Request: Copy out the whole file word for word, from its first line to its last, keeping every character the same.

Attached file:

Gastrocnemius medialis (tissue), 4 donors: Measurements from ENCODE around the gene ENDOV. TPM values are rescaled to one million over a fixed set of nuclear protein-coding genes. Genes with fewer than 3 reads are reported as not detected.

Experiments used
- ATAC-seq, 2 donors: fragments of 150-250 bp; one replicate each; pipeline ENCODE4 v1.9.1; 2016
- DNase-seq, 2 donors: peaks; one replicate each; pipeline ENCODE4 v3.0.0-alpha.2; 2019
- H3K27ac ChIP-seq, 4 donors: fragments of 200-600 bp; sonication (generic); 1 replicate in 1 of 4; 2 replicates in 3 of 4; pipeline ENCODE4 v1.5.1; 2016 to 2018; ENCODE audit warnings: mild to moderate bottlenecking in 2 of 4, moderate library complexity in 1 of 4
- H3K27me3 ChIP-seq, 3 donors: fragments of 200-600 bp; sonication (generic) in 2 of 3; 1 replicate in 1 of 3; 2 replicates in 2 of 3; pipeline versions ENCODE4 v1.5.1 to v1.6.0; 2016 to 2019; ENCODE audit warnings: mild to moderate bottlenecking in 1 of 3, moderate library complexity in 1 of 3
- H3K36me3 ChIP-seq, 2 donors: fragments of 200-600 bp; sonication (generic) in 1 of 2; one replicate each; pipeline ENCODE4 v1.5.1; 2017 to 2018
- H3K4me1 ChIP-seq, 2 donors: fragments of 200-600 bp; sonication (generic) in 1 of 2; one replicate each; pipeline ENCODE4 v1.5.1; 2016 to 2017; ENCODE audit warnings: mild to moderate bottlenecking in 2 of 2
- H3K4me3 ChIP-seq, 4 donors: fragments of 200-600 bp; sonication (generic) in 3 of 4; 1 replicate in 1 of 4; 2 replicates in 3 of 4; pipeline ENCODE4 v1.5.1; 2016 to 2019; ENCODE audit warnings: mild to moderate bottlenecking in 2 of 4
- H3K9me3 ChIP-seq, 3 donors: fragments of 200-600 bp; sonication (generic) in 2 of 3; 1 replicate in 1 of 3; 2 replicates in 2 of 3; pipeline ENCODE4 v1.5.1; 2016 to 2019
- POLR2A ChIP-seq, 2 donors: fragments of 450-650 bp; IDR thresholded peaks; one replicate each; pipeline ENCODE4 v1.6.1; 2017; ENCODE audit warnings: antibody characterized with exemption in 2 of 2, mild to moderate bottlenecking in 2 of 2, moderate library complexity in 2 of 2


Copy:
Gastrocnemius medialis (tissue), 4 donors: Measurements from ENCODE around the gene ENDOV. TPM values are rescaled to one million over a fixed set of nuclear protein-coding genes. Genes with fewer than 3 reads are reported as not detected.

Experiments used
- ATAC-seq, 2 donors: fragments of 150-250 bp; one replicate each; pipeline ENCODE4 v1.9.1; 2016
- DNase-seq, 2 donors: peaks; one replicate each; pipeline ENCODE4 v3.0.0-alpha.2; 2019
- H3K27ac ChIP-seq, 4 donors: fragments of 200-600 bp; sonication (generic); 1 replicate in 1 of 4; 2 replicates in 3 of 4; pipeline ENCODE4 v1.5.1; 2016 to 2018; ENCODE audit warnings: mild to moderate bottlenecking in 2 of 4, moderate library complexity in 1 of 4
- H3K27me3 ChIP-seq, 3 donors: fragments of 200-600 bp; sonication (generic) in 2 of 3; 1 replicate in 1 of 3; 2 replicates in 2 of 3; pipeline versions ENCODE4 v1.5.1 to v1.6.0; 2016 to 2019; ENCODE audit warnings: mild to moderate bottlenecking in 1 of 3, moderate library complexity in 1 of 3
- H3K36me3 ChIP-seq, 2 donors: fragments of 200-600 bp; sonication (generic) in 1 of 2; one replicate each; pipeline ENCODE4 v1.5.1; 2017 to 2018
- H3K4me1 ChIP-seq, 2 donors: fragments of 200-600 bp; sonication (generic) in 1 of 2; one replicate each; pipeline ENCODE4 v1.5.1; 2016 to 2017; ENCODE audit warnings: mild to moderate bottlenecking in 2 of 2
- H3K4me3 ChIP-seq, 4 donors: fragments of 200-600 bp; sonication (generic) in 3 of 4; 1 replicate in 1 of 4; 2 replicates in 3 of 4; pipeline ENCODE4 v1.5.1; 2016 to 2019; ENCODE audit warnings: mild to moderate bottlenecking in 2 of 4
- H3K9me3 ChIP-seq, 3 donors: fragments of 200-600 bp; sonication (generic) in 2 of 3; 1 replicate in 1 of 3; 2 replicates in 2 of 3; pipeline ENCODE4 v1.5.1; 2016 to 2019
- POLR2A ChIP-seq, 2 donors: fragments of 450-650 bp; IDR thresholded peaks; one replicate each; pipeline ENCODE4 v1.6.1; 2017; ENCODE audit warnings: antibody characterized with exemption in 2 of 2, mild to moderate bottlenecking in 2 of 2, moderate library complexity in 2 of 2